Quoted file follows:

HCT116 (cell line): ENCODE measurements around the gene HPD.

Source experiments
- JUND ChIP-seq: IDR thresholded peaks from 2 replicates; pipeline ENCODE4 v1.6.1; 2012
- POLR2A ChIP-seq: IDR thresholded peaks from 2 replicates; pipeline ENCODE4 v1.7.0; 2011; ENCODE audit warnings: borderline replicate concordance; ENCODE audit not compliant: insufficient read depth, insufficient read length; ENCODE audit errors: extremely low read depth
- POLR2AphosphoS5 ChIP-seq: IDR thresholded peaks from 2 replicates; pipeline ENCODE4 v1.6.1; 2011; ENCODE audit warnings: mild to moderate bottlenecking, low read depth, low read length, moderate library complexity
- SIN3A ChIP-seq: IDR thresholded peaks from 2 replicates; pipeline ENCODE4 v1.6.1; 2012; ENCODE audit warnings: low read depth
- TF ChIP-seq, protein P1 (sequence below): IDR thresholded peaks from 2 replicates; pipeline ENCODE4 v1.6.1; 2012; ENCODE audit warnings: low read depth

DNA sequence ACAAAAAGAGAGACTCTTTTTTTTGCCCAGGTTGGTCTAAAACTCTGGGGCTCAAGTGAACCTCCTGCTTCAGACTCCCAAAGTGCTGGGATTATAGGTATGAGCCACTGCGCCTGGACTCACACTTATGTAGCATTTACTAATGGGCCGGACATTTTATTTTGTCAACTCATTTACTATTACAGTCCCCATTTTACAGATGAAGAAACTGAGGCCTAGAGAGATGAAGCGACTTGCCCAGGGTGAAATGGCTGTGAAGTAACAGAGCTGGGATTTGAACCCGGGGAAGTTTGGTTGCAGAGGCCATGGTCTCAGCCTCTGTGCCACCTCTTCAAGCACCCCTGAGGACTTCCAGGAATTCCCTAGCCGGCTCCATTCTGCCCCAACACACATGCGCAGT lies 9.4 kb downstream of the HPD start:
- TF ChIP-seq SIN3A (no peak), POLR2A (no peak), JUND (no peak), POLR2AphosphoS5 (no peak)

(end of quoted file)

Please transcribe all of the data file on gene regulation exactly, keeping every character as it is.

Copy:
HCT116 (cell line): ENCODE measurements around the gene HPD.

Source experiments
- JUND ChIP-seq: IDR thresholded peaks from 2 replicates; pipeline ENCODE4 v1.6.1; 2012
- POLR2A ChIP-seq: IDR thresholded peaks from 2 replicates; pipeline ENCODE4 v1.7.0; 2011; ENCODE audit warnings: borderline replicate concordance; ENCODE audit not compliant: insufficient read depth, insufficient read length; ENCODE audit errors: extremely low read depth
- POLR2AphosphoS5 ChIP-seq: IDR thresholded peaks from 2 replicates; pipeline ENCODE4 v1.6.1; 2011; ENCODE audit warnings: mild to moderate bottlenecking, low read depth, low read length, moderate library complexity
- SIN3A ChIP-seq: IDR thresholded peaks from 2 replicates; pipeline ENCODE4 v1.6.1; 2012; ENCODE audit warnings: low read depth
- TF ChIP-seq, protein P1 (sequence below): IDR thresholded peaks from 2 replicates; pipeline ENCODE4 v1.6.1; 2012; ENCODE audit warnings: low read depth

DNA sequence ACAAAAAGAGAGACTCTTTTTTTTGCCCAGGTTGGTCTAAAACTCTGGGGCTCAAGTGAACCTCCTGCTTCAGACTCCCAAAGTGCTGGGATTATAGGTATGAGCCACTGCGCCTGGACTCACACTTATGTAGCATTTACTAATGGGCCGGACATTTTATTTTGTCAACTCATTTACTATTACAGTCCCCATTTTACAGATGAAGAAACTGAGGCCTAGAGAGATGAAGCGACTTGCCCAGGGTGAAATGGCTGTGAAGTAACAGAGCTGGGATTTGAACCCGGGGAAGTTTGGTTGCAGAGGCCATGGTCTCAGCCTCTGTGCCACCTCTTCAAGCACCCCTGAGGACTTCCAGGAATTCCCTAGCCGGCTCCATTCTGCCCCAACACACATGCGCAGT lies 9.4 kb downstream of the HPD start:
- TF ChIP-seq SIN3A (no peak), POLR2A (no peak), JUND (no peak), POLR2AphosphoS5 (no peak)